Bobby Knight was the sheriff in the small northern New England township where he had lived for the past forty-five years. It was a small, peaceful community. The area of New England where it sat on hill above a river valley below was truly a place of great natural beauty. Life there was good. It was easy, and routine, in a comforting way. One day early in the morning a nuclear bomb was detonated above the atmosphere which caused an electromagnetic pulse. Since the EMP attack had thrown most of the nation into darkness. most first responders abandoned their jobs to be home to help their families survive after the county stopped paying their salaries. Bobby had no family to speak of. He felt a certain loyalty to the residents of the small community he served for the past four decades. He stayed on in his capacity as sheriff even after others had left. The Ford explorer that the county provided him sat idle in his driveway. When gasoline shortages started popping up in neighboring areas due to the EMP attack, Bobby resorted to using his personal 1947 Harley Davidson FLH pan head to conserve precious fuel. It was now mid-October and the shin length leather over coat he was wearing provided little protection from the cold rain this morning as he rode into town toward his office.
A Vietnam veteran, He served two tours as a Marine in country from 1971 to 1973. He quit school the day he turned seventeen and joined the Corp. Bobby had a pretty horrific time in Vietnam. He was a combat medic, and a member of the 5th special forces group. His unit was assigned to a camp of indigenous people in the central highlands region of Vietnam. The camp where bobby lived and served was overrun by the North Vietnamese two months after he arrived there. After being taken prisoner by the Viet Cong, he spent two months in a bamboo cage under water up to his chin. The cage was not tall enough for him to stand up in completely and at the same time too narrow for him to sit down in, which he couldn’t have done anyway because it would have placed him fully underwater. They moved him around regularly from camp to camp. On one such slog through the jungle he seized his opportunity to escape.
While crossing a river forty feet above on a rickety rope bridge with his hands bound behind him, he launched himself over the edge and into the raging torrent below. The guards that were moving him fired several volleys at him but never hit him. He nearly drowned but managed to get to the shore downstream. He made his way for thirteen days through the jungle until a patrol of American soldiers picked him up near the Cambodian border. He had barely eaten in that time and he stayed hydrated by sucking moisture from off palm leaves in the jungle and lapping water from streams and brooks. His hands tied behind him the entire time.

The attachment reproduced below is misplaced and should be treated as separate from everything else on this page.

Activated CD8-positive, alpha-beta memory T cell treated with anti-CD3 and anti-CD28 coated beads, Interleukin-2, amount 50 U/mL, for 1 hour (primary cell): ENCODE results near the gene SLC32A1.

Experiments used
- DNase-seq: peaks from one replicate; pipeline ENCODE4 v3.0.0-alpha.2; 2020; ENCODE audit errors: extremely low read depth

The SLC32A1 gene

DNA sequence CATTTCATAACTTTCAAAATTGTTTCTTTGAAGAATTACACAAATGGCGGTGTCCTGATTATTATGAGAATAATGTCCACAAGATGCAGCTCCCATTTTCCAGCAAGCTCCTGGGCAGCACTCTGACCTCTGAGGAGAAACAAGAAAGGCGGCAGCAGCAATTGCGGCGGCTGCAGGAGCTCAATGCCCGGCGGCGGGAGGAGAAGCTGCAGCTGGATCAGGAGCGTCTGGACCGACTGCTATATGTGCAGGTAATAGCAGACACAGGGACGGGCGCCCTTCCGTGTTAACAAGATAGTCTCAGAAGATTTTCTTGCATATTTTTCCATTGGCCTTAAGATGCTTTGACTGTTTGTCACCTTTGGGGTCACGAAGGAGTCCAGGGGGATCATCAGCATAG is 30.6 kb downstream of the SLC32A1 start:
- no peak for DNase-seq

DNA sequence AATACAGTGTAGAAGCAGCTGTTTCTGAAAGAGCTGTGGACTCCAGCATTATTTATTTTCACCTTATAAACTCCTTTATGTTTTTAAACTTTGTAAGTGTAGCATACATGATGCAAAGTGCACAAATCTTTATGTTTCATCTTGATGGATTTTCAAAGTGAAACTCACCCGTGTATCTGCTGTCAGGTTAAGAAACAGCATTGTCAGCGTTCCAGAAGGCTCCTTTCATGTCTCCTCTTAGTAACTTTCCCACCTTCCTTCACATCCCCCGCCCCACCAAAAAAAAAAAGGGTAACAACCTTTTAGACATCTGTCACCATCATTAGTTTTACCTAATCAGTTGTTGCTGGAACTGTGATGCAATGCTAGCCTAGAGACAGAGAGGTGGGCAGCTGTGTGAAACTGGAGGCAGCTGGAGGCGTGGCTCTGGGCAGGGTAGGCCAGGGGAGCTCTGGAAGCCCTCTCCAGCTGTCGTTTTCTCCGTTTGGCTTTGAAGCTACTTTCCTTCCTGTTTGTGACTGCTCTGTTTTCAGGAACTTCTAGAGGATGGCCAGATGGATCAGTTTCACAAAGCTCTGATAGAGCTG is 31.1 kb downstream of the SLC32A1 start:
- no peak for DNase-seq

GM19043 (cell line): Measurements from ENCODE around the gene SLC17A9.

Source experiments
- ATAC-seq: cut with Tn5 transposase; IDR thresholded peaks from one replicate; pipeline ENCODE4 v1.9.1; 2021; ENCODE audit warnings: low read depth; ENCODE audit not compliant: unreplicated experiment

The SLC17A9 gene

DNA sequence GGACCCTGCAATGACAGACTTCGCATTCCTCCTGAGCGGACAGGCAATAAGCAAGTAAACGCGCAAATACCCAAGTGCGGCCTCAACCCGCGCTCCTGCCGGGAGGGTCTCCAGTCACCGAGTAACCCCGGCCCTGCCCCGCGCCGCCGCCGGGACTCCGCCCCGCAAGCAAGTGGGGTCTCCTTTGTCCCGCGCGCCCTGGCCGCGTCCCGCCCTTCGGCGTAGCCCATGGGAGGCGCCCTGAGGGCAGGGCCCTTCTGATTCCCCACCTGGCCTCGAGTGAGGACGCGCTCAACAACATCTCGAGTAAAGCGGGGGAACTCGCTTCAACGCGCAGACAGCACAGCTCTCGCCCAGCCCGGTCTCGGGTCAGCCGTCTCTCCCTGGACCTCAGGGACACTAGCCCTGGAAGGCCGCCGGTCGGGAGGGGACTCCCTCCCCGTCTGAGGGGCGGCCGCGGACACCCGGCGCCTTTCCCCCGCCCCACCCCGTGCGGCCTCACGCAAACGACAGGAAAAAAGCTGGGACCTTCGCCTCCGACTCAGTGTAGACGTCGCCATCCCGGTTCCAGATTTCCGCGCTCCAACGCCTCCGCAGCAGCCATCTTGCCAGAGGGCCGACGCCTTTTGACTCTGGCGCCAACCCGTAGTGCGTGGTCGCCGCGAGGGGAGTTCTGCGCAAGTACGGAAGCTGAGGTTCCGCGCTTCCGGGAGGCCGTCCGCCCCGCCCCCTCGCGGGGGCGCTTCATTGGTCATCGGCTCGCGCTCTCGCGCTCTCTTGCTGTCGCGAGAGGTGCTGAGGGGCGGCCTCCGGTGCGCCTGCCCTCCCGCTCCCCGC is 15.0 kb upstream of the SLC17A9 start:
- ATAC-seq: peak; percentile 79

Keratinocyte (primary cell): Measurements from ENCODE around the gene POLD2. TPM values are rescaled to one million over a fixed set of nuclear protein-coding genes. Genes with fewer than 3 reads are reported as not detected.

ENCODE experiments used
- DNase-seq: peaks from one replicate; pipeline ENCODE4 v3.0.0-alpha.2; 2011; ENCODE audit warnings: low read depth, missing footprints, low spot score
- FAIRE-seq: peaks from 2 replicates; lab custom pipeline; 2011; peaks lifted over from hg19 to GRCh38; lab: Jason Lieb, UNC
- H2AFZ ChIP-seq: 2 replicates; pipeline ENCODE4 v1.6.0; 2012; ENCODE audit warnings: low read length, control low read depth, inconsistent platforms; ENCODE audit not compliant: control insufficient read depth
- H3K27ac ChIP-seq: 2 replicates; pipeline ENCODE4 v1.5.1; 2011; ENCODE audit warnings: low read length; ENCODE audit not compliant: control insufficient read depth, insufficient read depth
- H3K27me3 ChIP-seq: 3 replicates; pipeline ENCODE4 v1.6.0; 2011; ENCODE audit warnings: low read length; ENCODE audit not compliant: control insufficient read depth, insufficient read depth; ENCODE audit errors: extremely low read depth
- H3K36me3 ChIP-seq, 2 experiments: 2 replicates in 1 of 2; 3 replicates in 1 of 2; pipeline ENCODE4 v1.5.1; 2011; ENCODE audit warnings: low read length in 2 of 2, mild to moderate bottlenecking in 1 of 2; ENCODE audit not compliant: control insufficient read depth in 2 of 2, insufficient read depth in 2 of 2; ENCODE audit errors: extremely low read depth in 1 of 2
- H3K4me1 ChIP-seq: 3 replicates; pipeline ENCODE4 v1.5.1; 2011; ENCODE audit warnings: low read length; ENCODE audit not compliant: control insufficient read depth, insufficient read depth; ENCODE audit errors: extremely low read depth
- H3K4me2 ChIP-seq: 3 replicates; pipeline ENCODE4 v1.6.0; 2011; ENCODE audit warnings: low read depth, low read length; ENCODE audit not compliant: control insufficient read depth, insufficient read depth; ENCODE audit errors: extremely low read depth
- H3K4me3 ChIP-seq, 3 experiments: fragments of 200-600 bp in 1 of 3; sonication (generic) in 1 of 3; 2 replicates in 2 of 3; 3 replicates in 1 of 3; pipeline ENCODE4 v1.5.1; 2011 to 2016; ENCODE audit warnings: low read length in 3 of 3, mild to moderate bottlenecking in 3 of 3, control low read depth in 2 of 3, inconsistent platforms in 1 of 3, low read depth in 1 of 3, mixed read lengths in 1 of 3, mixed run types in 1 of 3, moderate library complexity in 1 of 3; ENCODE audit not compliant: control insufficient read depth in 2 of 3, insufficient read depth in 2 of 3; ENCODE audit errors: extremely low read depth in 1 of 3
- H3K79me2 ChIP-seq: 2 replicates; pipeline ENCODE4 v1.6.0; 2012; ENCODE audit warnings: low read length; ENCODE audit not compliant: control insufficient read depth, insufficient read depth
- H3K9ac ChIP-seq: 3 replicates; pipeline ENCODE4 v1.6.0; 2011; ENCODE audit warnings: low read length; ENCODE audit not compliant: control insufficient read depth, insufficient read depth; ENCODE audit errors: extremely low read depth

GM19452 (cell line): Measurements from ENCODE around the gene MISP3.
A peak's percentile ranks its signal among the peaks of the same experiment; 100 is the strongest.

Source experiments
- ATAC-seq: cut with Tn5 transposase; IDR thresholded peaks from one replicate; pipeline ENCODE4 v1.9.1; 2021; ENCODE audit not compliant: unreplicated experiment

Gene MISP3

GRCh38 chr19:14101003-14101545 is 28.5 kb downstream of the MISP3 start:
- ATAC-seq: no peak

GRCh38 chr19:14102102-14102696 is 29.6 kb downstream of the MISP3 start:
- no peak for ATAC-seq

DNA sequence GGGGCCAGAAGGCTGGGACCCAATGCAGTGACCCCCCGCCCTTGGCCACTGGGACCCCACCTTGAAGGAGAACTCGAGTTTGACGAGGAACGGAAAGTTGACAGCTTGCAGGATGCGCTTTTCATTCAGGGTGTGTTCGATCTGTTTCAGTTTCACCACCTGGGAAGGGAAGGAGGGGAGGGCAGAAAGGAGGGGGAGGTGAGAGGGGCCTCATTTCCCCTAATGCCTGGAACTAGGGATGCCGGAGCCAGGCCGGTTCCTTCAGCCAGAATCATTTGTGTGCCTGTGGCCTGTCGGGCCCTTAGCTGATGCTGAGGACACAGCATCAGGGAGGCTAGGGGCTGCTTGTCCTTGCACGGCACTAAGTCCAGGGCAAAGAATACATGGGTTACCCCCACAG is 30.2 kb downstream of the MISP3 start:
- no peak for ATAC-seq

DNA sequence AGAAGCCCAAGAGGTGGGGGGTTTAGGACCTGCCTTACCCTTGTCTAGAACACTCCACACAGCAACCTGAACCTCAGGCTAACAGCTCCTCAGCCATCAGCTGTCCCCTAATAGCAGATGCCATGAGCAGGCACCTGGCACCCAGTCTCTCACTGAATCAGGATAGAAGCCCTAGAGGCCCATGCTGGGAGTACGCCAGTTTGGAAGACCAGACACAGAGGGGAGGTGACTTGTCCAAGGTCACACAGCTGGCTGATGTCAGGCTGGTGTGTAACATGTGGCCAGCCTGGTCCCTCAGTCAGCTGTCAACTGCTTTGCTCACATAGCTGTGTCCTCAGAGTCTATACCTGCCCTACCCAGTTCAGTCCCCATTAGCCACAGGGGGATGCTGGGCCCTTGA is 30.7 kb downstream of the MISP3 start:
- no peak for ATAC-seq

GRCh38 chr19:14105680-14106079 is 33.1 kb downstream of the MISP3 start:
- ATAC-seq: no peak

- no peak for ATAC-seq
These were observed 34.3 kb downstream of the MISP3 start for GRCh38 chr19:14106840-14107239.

After he was reassigned to a new unit, he later received his orders to return home. On the flight back to the states he sat alone in silent contemplation. He quietly and solemnly thanked God for delivering him from this terrible ordeal. As he looked out the plane window into the country he would hopefully never see again, he couldn’t help noticing that this place that had brought him so much pain, so much misery was actually a very beautiful country. As he prayed thanks, he promised God and himself that he would never ask for anything ever again. Every day for the rest of his life was a gift, he reasoned. Every day for the rest of his life, no matter what happened, would be a piece of cake compared to what he had just lived through.
His final night in country was spent on night patrol with his unit. When he stood up to get off the plane in Dover Delaware, he thought of how, just nineteen hours earlier he walked out of the jungle at dawn on the other side of the world. He reached for his rifle, but it wasn’t there. He felt naked without it and at the same time relieved that he didn’t need it. He was home physically, but psychologically and emotionally it would take him decades to get back. In fact, there was a part of him that would never return home. As he was getting off the plane, he watched silently as a group of airmen unloaded twenty two flag draped caskets from the cargo hold of a C130. He stood at attention and held his salute as the caskets were loaded onto a tram and brought into the morgue. As he stood there it started to rain. He had come to hate the rain during his time in country in Southeast Asia. As a young boy growing up in upstate New York, he loved playing in the warm summer rain. However as a POW, the rain meant days, weeks sometimes of misery as his captors stood the prisoners cages up in the jungle, leaving them exposed to the torrential downpours. After the last casket rolled by, Bobby dropped his salute and walked into the concourse. He was on his way to Camp Lejune, North Carolina to receive his official discharge from the Marine Corp. In three days he would become a civilian again.
Bobby rolled the pan head onto the side of the street in front of his office. As he dismounted and walked up to unlock the door, he knew deep inside that he could never abandon his job. He could never abandon his duty to the oath he swore. No matter what the world he lived in now would bring. This world of post societal collapse. He remembered the promise he made to God on the plane ride home from the jungles of Southeast Asia decades ago. His duty and his purpose now would be to the only real family he had. To the people of his community. He paused before walking into his office. He turned and stood for a long moment in the now steady freezing rain. He looked out over the valley that lay below. He watched as the clouds continued to roll in. He smiled warmly and looked up to the heavens. He was home.